Grapevines grown from seed are not phenotypically similar to their parents. This is because grapevines have a highly heterozygous genome that prevents self-pollinated plants from breeding true. New vines are grown from rooted cuttings, which are genetically identical 'clones' of the parent vine. As the parent vine ages, a mature clone is chosen to replace it as the source of new cuttings, and so the cycle repeats. Clonal propagation of grapevines has occurred in this way for centuries. Over many generations, clones accumulate genetic mutations due to selective pressures and random errors in DNA replication. These mutations create subtle variations in things like leaf shape, berry color, ripening time, and disease resistance. As a result of these mutations, the same variety of grapevine (e.g. Cabernet Sauvignon) may display slightly different phenotypes, depending on the source of the clone. Vines in two vineyards started from clones of the same parent vine in the 1800's will have accumulated small differences in character over the past 200 years. Plants in these vineyards today are the same variety, but may have slightly different phenotypes1. Classifying and maintaining these distinct clones is useful because some clones may be better adapted to grow in certain climates, or be better equipped to handle local disease pressures.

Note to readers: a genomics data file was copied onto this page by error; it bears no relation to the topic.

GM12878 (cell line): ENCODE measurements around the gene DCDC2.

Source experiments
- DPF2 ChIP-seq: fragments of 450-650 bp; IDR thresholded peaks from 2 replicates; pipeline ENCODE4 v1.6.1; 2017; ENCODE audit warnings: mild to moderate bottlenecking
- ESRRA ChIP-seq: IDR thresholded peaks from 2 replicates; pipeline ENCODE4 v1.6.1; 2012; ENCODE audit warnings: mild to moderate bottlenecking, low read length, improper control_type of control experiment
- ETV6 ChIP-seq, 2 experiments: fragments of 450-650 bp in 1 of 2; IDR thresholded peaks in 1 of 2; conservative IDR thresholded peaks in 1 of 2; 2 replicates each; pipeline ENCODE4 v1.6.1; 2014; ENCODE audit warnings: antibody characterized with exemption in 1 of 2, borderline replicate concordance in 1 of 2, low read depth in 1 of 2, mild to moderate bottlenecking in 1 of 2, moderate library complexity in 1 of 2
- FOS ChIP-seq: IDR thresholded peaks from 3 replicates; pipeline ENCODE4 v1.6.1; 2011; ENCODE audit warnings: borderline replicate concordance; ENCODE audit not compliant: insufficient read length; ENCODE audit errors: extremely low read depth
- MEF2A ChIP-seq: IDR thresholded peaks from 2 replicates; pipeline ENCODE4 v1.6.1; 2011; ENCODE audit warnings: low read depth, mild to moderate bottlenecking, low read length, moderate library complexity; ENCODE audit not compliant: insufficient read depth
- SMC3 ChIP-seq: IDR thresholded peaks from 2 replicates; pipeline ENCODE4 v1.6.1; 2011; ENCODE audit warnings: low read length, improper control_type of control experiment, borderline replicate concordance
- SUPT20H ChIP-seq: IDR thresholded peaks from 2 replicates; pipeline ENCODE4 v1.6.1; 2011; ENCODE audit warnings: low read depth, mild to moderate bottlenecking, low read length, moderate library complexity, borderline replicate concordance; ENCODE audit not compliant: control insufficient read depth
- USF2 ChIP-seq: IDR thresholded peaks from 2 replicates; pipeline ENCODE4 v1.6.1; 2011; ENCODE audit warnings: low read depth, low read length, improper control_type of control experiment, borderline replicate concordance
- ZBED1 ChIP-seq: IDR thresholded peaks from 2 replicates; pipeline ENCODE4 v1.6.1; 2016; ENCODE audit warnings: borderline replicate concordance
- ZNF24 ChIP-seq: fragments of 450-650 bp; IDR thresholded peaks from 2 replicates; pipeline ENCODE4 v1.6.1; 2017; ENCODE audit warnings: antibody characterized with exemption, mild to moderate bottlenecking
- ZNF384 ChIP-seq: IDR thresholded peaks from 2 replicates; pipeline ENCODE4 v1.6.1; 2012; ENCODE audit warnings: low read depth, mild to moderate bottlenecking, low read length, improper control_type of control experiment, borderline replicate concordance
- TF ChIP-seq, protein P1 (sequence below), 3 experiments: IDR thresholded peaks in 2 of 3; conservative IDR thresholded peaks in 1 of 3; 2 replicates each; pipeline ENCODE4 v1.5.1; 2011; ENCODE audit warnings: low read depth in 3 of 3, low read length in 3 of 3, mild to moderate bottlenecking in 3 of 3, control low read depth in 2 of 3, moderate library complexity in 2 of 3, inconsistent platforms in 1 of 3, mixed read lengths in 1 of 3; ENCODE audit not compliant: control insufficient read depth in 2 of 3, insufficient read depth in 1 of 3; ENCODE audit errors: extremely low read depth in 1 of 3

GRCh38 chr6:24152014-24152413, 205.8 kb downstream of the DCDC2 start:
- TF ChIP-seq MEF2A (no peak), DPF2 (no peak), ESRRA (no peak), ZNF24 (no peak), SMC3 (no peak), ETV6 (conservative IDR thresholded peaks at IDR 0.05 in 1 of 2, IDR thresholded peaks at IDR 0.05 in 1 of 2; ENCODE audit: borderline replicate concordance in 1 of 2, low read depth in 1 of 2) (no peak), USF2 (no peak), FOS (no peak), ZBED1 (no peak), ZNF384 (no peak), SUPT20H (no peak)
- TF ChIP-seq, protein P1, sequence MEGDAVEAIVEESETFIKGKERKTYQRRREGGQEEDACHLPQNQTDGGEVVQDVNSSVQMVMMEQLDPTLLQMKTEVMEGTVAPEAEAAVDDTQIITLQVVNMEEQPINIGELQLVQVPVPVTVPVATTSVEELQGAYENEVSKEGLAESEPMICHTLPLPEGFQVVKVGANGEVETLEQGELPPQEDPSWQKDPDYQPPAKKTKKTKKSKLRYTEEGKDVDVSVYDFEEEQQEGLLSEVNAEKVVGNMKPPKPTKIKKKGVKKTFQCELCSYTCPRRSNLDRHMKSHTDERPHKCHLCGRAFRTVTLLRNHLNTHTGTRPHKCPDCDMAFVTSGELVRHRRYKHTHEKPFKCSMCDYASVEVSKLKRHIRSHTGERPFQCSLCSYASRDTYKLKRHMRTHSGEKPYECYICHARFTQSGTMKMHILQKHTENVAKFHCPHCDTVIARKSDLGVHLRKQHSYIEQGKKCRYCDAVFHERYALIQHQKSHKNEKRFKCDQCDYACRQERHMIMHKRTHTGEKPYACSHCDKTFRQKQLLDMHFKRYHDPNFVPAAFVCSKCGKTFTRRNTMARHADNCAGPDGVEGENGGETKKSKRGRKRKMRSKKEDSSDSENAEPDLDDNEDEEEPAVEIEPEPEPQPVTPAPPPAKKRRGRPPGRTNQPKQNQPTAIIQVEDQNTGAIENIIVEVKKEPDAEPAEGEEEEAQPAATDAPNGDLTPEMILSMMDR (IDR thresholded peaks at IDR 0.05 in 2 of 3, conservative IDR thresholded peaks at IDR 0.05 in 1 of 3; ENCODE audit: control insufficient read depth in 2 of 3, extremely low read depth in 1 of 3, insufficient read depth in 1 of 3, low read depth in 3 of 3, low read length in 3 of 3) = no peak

In 1958, the University of California, Davis, set up Foundation Plant Services (FPS) to characterize and maintain varietal 'selections'. Selections are cuttings taken from a single source vineyard. These cuttings are shipped to FPS from vineyards all around the world. Each selection does not necessarily constitute a phenotypically distinct clone. Of the 66 Cabernet Sauvignon selections available, there may be about 10 distinguishable clonal groups. FPS maintains a vineyard full of many different selections, and distributes cuttings from these plants to nurseries all over the world. I use ‘FPS 04’, which is a popular Cabernet Sauvignon selection used by many high end wineries. It came to FPS in 1964 from a vineyard in Mendoza, Argentina.

1. In a similar fashion, there are many different colors of Great Danes, even though they are all the same dog breed.